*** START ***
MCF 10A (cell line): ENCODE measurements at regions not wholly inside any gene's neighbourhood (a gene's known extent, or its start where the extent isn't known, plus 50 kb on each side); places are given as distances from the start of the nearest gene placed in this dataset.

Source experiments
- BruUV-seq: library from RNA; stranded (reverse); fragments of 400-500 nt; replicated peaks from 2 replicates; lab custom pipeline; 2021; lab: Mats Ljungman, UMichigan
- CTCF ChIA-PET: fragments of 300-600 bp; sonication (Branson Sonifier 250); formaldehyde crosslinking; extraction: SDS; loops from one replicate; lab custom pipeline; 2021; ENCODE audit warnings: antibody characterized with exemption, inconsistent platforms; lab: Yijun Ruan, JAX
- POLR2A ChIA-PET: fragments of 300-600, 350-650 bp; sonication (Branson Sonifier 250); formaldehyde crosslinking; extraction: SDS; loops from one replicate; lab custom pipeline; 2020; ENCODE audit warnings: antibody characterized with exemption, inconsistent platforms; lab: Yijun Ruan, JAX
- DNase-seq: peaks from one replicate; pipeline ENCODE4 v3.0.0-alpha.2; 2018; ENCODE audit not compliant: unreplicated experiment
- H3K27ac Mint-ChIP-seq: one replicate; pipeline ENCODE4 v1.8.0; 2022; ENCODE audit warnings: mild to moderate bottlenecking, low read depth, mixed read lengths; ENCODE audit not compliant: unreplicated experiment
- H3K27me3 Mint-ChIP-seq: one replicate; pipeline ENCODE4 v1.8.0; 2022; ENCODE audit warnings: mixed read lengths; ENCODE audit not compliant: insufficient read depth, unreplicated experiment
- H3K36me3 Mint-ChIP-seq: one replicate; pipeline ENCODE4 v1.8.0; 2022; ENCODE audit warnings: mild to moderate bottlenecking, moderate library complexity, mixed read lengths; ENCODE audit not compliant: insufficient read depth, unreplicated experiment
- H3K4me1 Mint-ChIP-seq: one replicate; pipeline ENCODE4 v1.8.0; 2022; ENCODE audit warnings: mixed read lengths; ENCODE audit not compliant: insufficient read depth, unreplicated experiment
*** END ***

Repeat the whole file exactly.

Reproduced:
MCF 10A (cell line): ENCODE measurements at regions not wholly inside any gene's neighbourhood (a gene's known extent, or its start where the extent isn't known, plus 50 kb on each side); places are given as distances from the start of the nearest gene placed in this dataset.

Source experiments
- BruUV-seq: library from RNA; stranded (reverse); fragments of 400-500 nt; replicated peaks from 2 replicates; lab custom pipeline; 2021; lab: Mats Ljungman, UMichigan
- CTCF ChIA-PET: fragments of 300-600 bp; sonication (Branson Sonifier 250); formaldehyde crosslinking; extraction: SDS; loops from one replicate; lab custom pipeline; 2021; ENCODE audit warnings: antibody characterized with exemption, inconsistent platforms; lab: Yijun Ruan, JAX
- POLR2A ChIA-PET: fragments of 300-600, 350-650 bp; sonication (Branson Sonifier 250); formaldehyde crosslinking; extraction: SDS; loops from one replicate; lab custom pipeline; 2020; ENCODE audit warnings: antibody characterized with exemption, inconsistent platforms; lab: Yijun Ruan, JAX
- DNase-seq: peaks from one replicate; pipeline ENCODE4 v3.0.0-alpha.2; 2018; ENCODE audit not compliant: unreplicated experiment
- H3K27ac Mint-ChIP-seq: one replicate; pipeline ENCODE4 v1.8.0; 2022; ENCODE audit warnings: mild to moderate bottlenecking, low read depth, mixed read lengths; ENCODE audit not compliant: unreplicated experiment
- H3K27me3 Mint-ChIP-seq: one replicate; pipeline ENCODE4 v1.8.0; 2022; ENCODE audit warnings: mixed read lengths; ENCODE audit not compliant: insufficient read depth, unreplicated experiment
- H3K36me3 Mint-ChIP-seq: one replicate; pipeline ENCODE4 v1.8.0; 2022; ENCODE audit warnings: mild to moderate bottlenecking, moderate library complexity, mixed read lengths; ENCODE audit not compliant: insufficient read depth, unreplicated experiment
- H3K4me1 Mint-ChIP-seq: one replicate; pipeline ENCODE4 v1.8.0; 2022; ENCODE audit warnings: mixed read lengths; ENCODE audit not compliant: insufficient read depth, unreplicated experiment